Baba Sarki was also a firm disciplinarian. I had an age mate amongst his children, who was understandably tenaciously protective of her father’s love, as I was of our mother’s. She was then the apple of her father’s eye, but I was never one to keep quiet, when outraged. I recall how we would fall out, as young children often do. In one of such scuffles, we zealously reminded each other of where each stood: ‘Your father is gone’, was met with an instant retort: ‘And your mom is gone too!’
Even when adults intervened, we persisted, each striving to ‘best’ each other with hurtful words. Baba then came onto the scene and promptly led the two of us to an empty room (except for some boxes and some carpets, I can never forget) adjoining his bedroom and closed the door behind us. Then he told the two of us rather calmly that we could continue our tirades in private without upsetting other people in the household with our insensitivity. Left alone, we hurled nasty words at each other, hissed, glared at one another until we got tired and fell asleep.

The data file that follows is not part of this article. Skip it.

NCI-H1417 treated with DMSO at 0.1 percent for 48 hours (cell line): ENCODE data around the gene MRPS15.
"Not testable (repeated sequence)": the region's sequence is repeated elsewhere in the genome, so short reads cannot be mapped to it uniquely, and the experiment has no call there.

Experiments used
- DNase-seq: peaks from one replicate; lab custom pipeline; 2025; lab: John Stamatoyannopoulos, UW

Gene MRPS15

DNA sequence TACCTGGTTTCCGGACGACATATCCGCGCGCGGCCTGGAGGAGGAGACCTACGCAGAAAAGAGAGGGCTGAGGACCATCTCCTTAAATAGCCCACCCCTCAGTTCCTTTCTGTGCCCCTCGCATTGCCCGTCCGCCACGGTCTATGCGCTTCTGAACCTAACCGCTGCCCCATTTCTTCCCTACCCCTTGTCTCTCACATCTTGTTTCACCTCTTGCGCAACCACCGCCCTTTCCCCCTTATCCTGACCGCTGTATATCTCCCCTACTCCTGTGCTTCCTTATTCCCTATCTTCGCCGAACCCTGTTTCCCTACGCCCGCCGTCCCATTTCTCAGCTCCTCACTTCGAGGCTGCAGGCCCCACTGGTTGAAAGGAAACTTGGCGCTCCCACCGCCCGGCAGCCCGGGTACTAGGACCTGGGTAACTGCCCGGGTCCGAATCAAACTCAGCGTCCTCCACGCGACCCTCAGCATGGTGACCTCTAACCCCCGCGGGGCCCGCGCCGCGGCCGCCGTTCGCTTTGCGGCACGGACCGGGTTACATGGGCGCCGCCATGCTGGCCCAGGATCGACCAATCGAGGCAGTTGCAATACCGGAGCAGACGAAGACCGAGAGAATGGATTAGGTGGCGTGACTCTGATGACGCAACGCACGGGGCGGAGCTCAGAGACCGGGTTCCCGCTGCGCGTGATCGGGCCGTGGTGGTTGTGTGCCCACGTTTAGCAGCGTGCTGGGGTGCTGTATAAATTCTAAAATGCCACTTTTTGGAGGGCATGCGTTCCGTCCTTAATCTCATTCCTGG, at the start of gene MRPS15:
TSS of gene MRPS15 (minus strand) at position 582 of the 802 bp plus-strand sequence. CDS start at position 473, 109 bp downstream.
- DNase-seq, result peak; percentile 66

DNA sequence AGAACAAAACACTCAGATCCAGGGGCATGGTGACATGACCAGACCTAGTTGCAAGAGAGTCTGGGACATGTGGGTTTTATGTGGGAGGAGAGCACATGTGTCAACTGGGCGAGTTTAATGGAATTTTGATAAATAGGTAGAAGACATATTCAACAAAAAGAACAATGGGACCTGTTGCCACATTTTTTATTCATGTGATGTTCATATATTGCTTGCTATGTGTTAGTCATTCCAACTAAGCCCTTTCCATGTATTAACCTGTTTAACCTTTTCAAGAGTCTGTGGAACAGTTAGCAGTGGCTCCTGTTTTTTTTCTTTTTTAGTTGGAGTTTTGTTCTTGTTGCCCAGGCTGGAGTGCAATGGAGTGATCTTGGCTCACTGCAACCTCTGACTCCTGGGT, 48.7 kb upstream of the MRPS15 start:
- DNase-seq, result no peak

What would appear like hours later (but probably much shorter, now that I think of it), Baba opened the door and asked if we were through. Looking repentant, both of us apologised to him, but that was never enough. He asked that we go round the entire household; to all the men and women living in the house without exception, kneel down and apologise for our bad behavior. That, he said, was the only condition under which we could be forgiven!